Under the previous government, the review process for new transactions from abroad only took a week. Currently, business people are not allowed to know the review process, a Japanese investor from Yangon’s Thilawa Special Economic Zone told The Irrawaddy.

“It has been four weeks already and I don’t even know what has happened to transactions coming from overseas. I am not sure where my money is,” he said.

“It is very difficult to run a business here now. We don’t know how long the crisis will last,” he said.

Myanmar’s banking system remains one of the most outdated in the region, despite the reforms that begun in 2011.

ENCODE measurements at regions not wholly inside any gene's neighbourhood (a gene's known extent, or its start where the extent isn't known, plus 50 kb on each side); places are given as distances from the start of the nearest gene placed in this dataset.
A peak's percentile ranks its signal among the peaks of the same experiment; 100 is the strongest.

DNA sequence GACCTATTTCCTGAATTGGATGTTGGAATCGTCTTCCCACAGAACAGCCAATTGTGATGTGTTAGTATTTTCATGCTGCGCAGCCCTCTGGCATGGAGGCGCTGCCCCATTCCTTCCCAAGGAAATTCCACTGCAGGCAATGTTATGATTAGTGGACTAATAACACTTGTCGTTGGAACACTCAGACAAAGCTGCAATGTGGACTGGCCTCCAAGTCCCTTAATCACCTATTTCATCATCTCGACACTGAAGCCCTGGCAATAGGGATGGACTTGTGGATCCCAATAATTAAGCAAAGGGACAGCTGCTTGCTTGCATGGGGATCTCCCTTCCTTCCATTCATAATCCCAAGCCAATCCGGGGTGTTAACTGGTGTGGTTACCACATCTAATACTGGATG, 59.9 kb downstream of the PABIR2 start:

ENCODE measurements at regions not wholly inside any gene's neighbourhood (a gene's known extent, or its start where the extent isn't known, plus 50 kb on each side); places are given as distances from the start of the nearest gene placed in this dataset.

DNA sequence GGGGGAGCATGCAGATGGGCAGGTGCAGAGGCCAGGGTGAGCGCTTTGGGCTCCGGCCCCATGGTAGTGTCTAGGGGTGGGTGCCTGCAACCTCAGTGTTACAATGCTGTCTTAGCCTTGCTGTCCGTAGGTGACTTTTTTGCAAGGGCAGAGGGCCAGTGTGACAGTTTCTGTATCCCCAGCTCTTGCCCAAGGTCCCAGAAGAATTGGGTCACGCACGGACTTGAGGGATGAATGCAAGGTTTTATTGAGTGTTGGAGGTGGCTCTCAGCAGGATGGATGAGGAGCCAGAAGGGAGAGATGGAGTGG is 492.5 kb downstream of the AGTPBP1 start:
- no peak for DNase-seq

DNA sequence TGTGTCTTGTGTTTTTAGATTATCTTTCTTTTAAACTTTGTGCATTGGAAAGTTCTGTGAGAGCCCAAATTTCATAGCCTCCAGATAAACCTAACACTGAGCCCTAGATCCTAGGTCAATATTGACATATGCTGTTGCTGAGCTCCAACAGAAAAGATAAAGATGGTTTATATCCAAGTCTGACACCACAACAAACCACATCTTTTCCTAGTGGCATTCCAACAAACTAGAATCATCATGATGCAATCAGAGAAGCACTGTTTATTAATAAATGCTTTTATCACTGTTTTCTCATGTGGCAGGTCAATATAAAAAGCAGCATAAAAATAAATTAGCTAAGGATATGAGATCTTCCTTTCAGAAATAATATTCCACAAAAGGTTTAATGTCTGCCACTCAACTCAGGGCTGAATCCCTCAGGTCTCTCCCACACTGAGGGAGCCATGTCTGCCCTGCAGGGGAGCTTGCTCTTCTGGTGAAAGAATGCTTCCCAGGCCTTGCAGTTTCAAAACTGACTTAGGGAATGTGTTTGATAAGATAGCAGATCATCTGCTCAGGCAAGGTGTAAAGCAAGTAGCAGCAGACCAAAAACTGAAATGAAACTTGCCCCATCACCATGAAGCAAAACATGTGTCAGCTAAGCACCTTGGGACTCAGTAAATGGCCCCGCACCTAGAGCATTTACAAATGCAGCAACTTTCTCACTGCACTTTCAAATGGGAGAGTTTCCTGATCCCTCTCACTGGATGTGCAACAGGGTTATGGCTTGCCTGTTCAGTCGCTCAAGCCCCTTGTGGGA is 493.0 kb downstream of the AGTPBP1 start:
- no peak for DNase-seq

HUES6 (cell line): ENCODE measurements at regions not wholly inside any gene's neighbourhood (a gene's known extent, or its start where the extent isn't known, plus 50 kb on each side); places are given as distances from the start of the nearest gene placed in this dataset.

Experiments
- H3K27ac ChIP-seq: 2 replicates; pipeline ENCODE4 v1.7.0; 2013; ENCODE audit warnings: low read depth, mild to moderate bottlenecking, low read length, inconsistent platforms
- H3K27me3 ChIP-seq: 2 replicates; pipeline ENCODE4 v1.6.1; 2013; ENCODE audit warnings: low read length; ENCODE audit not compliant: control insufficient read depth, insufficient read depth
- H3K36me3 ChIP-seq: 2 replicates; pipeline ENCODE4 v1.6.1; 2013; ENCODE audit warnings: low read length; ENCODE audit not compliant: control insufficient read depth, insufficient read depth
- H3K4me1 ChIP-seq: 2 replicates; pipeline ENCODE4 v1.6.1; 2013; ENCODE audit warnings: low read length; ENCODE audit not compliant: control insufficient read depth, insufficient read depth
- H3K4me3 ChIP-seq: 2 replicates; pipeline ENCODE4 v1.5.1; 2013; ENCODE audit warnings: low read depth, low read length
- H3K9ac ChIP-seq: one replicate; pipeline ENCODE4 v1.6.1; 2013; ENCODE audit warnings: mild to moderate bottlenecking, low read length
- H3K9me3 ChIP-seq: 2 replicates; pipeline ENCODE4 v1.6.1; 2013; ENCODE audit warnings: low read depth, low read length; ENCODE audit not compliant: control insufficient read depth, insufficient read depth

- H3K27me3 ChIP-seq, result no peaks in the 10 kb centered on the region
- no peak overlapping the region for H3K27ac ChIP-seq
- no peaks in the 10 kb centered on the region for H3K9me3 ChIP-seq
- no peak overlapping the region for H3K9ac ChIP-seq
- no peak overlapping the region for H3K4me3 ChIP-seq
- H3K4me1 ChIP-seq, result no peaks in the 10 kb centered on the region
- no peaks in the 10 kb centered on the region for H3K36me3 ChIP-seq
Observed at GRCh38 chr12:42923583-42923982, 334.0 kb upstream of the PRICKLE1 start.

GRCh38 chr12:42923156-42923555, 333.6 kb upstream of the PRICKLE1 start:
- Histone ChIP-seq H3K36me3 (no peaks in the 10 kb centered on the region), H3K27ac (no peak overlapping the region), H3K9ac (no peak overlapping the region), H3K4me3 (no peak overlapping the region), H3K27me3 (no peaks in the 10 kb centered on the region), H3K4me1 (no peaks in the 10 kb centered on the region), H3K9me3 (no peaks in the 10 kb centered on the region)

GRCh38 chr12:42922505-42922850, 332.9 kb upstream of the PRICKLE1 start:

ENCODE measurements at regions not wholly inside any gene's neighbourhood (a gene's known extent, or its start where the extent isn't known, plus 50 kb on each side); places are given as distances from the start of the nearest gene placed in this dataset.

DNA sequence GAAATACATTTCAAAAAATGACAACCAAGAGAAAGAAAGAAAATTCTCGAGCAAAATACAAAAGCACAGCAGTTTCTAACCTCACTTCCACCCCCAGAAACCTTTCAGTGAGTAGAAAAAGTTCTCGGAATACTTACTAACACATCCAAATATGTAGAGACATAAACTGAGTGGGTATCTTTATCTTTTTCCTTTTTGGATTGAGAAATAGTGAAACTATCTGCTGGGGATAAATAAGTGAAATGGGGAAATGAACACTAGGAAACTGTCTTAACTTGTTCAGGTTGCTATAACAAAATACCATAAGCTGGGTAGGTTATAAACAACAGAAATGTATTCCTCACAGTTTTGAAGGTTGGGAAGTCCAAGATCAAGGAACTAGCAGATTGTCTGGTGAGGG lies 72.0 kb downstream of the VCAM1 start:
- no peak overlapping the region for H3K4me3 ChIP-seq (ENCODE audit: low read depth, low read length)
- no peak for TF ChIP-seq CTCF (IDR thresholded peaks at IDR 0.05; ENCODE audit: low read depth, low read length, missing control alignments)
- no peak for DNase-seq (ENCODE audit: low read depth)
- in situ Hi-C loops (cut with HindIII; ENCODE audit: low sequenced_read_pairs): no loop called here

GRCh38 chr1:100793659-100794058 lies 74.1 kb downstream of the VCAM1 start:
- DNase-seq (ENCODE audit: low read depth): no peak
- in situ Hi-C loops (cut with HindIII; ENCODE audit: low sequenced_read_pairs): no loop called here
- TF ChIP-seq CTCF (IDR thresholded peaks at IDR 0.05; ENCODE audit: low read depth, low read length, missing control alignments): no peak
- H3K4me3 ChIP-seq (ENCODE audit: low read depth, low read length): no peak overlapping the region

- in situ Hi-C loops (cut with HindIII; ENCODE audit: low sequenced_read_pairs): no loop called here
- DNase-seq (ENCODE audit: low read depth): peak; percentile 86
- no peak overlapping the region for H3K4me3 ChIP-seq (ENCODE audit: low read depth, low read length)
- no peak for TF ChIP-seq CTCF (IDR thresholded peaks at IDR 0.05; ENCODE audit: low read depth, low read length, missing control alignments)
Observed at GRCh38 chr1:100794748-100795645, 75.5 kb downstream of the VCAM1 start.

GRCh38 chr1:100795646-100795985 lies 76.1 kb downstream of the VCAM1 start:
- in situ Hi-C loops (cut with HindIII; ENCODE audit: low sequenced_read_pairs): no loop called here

Reform of the financial system reform was a crucial agenda under the democratically-elected National League for Democracy (NLD) government ousted by the junta. The NLD liberalized most of the outdated rules and regulations, including laws on mobile financial transactions, as well as liberalizing the private banking sector and permitting foreign banks to open branches. Moreover, the NLD government was also focused on increasing the country’s financial inclusion rate, which measures the proportion of adults with access to at least one formal financial services product.

“The coup has destroyed all the reforms made over the last decade. Now, informal financial systems are booming again in the country. There is no doubt that we are going backwards,” said an economist who wished to stay anonymous.